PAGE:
The Golden State Warriors implemented the theft of these NBA Finals under the bright lights of the Scotiabank Arena in front of 19,800 incredulous witnesses wearing blood-red shirts and the stupefied daze of a crowd that just had their wallets swiped. This is what coach Steve Kerr’s team does when it discovers its collective rhythm, feeding off a savage defense that clamps down with impunity, extracts turnovers and then transforms them into transition artistry that douses the spirit of even the most resilient opponents.
Golden State returns to the Bay Area having stolen home-court advantage with a 109-104 Game 2 victory. The soul-crushing 18-0 run to begin the third quarter highlighted every weapon in the Warriors’ arsenal: the aforementioned crippling defense, devastating three-point shooting, and the kind of deft passing that keeps the ball moving and the defense guessing. It transformed a 59-54 halftime deficit into a commanding 72-59 lead that has altered the tenor of this series.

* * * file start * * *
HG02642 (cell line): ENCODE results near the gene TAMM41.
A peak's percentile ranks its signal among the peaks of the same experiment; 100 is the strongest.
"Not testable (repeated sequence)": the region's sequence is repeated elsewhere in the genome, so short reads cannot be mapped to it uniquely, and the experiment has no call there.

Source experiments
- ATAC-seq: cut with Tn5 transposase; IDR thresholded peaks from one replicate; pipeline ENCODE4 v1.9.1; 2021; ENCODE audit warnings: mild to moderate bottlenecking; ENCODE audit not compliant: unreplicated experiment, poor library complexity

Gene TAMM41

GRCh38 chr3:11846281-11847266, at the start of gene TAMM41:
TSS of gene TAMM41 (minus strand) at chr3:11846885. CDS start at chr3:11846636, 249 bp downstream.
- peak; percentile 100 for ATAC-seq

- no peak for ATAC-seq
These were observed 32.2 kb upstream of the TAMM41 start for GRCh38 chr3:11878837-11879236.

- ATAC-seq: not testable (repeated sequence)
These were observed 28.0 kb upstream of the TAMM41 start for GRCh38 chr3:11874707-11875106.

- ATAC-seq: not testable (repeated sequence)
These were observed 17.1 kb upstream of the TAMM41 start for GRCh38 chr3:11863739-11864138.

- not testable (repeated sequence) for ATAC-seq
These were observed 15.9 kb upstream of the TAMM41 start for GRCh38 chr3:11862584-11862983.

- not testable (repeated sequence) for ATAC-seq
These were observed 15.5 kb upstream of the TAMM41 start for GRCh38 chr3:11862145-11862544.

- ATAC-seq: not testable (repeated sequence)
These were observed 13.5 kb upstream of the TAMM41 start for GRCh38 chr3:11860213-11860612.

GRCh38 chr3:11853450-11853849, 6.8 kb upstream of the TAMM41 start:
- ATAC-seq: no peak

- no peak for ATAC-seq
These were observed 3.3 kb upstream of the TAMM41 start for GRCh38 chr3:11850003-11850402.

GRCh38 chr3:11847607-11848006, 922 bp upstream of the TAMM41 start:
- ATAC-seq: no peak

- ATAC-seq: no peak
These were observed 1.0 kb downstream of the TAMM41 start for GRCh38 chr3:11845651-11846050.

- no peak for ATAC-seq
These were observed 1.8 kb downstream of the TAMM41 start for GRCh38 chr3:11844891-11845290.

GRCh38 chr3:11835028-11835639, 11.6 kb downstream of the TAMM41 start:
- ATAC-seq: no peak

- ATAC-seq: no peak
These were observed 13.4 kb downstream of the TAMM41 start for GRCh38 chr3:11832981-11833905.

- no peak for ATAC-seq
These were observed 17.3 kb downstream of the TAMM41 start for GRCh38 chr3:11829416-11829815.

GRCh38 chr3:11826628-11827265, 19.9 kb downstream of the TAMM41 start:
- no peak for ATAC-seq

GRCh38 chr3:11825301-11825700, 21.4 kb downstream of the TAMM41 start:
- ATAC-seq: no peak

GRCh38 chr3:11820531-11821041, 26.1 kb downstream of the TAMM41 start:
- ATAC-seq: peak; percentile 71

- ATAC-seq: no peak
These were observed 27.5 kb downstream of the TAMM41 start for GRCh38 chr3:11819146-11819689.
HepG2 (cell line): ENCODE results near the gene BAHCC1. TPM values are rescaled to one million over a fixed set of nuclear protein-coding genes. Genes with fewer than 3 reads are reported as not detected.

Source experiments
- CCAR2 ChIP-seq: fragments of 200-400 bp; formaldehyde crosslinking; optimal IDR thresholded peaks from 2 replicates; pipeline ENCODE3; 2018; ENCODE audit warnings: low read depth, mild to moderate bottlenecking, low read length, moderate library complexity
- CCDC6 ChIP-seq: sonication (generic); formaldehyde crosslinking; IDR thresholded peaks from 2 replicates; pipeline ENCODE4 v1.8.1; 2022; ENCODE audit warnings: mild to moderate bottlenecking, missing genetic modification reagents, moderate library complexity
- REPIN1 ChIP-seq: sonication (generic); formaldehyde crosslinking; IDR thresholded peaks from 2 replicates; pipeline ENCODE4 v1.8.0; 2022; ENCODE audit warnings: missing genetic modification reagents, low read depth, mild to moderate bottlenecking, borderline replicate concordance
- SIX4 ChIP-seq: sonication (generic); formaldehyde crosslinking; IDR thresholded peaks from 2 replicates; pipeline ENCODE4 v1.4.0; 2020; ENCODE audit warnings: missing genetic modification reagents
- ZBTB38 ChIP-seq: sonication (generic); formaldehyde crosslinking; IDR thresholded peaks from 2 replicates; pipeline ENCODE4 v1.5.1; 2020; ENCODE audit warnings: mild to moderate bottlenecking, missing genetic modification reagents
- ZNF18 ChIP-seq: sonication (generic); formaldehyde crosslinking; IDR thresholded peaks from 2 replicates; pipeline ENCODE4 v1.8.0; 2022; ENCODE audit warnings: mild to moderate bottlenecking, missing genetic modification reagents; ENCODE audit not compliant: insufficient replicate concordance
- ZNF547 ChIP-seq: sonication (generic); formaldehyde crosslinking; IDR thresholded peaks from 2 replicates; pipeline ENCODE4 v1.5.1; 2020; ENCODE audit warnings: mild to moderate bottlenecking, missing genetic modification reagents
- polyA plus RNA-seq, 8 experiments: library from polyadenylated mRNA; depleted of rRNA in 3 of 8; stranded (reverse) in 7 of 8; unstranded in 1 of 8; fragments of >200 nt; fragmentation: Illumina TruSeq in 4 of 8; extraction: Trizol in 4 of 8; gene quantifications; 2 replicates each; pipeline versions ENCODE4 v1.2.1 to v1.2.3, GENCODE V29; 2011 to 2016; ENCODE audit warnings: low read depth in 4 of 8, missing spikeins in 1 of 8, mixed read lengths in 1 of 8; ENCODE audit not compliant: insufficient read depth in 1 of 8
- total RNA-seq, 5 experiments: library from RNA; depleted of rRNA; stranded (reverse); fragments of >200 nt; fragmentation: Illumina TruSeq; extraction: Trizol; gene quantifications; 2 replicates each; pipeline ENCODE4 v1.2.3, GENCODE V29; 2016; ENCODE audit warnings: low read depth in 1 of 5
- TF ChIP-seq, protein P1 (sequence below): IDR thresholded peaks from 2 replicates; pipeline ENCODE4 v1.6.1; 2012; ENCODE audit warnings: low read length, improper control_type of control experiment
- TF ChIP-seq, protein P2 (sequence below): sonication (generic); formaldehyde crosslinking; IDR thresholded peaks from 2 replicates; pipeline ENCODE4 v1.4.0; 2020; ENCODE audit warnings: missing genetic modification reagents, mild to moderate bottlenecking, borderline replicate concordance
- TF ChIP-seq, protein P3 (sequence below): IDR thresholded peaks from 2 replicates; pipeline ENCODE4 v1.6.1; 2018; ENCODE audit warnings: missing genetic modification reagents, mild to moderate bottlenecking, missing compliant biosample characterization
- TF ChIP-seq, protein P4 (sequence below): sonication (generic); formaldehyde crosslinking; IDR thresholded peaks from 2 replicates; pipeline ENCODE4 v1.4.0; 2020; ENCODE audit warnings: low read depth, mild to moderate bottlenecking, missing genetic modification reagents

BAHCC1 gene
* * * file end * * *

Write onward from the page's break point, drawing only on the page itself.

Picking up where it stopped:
There were no victors in Game 5 of the Finals Monday night. Yes, the Golden State Warriors had 106 points to the Toronto Raptors’ 105. But Kevin Durant’s Achilles injury and the circumstances around it, both in the present and future, thudded down on everyone’s chest.
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